Recently, we reviewed the history of whole cloth quilts and appliqued quilts. What about pieced quilts? Pieced quilting has also been around for a very long time – possibly since the Middle Ages.
The earliest verified forms of pieced quilting are English Paper Piecing from the early 1700s. Pieces of paper are cut into the desired shapes. Fabric is basted around the paper shapes, which provide stability. Then, the pieces are sewn together. Once sewn together, the papers are removed… well most of the time. The papers left inside are how scholars have been able to easily date some of the quilts.
English paper piecing is still a very accurate form of piecing. Today, we use templates and foundation papers as other methods to achieve similar accuracy. Templates help create accurate shapes, but still rely upon someone’s sewing skills to create crisp pieces. Foundation papers provide more precision as the pieces are sewn to the the paper. Personally, I love foundation piecing as it gives me the sharpest points, with the least effort!
American patchwork is another form of piecing. This began with the thrifty use of fabrics, since they were so expensive. People didn’t dare waste fabric, so scraps from sewing clothing were often used for quilts. Even older clothing was used for quilts, when it couldn’t be cut down for other garments. My mom often talked about her mother remaking clothes to fit her kids as they grew. Girls learned to quilt at a young age and often made several for their hope chest.
American patchwork has many facets. One of the most prominent forms is Amish Quilting. The Amish believe in the simple life and shun external influences such as art. Quilting is allowed as it is also utilitarian – a quilt provides necessary warmth. These quilts are unique as most are hand sewn and hand quilted. They typically have simple geometric designs and bold colors. It is rumored the bold colors initially came from the scraps left from making clothing. Again, quilters are a thrifty bunch and try not to waste.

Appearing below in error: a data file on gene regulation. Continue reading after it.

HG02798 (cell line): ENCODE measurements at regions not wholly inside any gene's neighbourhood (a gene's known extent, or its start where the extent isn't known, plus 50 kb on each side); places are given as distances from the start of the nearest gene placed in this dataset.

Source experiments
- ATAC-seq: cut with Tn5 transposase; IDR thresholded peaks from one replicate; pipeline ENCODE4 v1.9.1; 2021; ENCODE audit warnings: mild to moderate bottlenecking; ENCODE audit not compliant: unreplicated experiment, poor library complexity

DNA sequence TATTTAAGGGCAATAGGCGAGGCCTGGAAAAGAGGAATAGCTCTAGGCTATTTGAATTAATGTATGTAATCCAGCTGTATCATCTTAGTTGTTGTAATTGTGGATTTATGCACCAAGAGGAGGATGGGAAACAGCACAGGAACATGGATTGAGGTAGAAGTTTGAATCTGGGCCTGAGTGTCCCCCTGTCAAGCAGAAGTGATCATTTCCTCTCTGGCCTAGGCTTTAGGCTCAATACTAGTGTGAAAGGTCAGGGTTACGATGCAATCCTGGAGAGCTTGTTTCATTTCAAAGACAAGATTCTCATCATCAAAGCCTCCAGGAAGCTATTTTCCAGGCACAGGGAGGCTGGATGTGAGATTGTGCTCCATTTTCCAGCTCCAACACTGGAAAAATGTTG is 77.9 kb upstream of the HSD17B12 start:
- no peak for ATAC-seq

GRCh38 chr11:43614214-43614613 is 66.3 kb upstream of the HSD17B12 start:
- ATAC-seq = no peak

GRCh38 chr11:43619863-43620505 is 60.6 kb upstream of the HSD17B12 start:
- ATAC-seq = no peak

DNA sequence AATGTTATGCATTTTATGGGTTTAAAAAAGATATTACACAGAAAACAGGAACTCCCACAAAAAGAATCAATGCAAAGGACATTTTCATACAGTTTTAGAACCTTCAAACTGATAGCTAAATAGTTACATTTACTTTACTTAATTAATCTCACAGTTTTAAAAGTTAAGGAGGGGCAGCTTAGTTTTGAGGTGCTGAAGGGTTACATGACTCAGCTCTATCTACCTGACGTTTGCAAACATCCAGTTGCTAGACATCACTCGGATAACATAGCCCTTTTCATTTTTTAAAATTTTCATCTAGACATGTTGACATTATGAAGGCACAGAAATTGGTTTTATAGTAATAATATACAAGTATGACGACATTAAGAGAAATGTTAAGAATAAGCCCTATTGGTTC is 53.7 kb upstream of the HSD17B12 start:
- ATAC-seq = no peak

The invention of the sewing machine in the mid 1800’s made quilting easier. In 1856, Singer introduced a payment plan for sewing machines, which lead to most households having a sewing machine by the turn of the century. Designs became more intricate. Patterns were not only handed down from family members and shared within a community, but they were published in magazines and newspapers.
In the late 1800’s, crazy quilting became the fad as part of the Victorian era. Silks, ribbons, beads, and baubles became more accessible because of industrialization. Also, women had more time as a result of modern conveniences. So they enjoyed expressing themselves with this relatively boundless form of quilting.
Then, came wars and the Great Depression. Quilting became more utilitarian again as wool fabrics were conserved for the military and people were pinching pennies to get by. Once the wars were over, many people lost interest in quilting.
As the US prepared for and celebrated her bicentennial, quilting regained popularity. Maybe it was the spirit of Betsy Ross. Quilting became even easier when Moda introduced precut fabrics like the jelly roll in 2006. Precuts made pieced quilts quicker to make and changed the way many patterns were written. They were written specifically for certain fabric cuts. By 2018, quilting as a multi-billion dollar industry and growing every year in popularity.
I hop you have enjoyed this brief overview and take time to explore the links.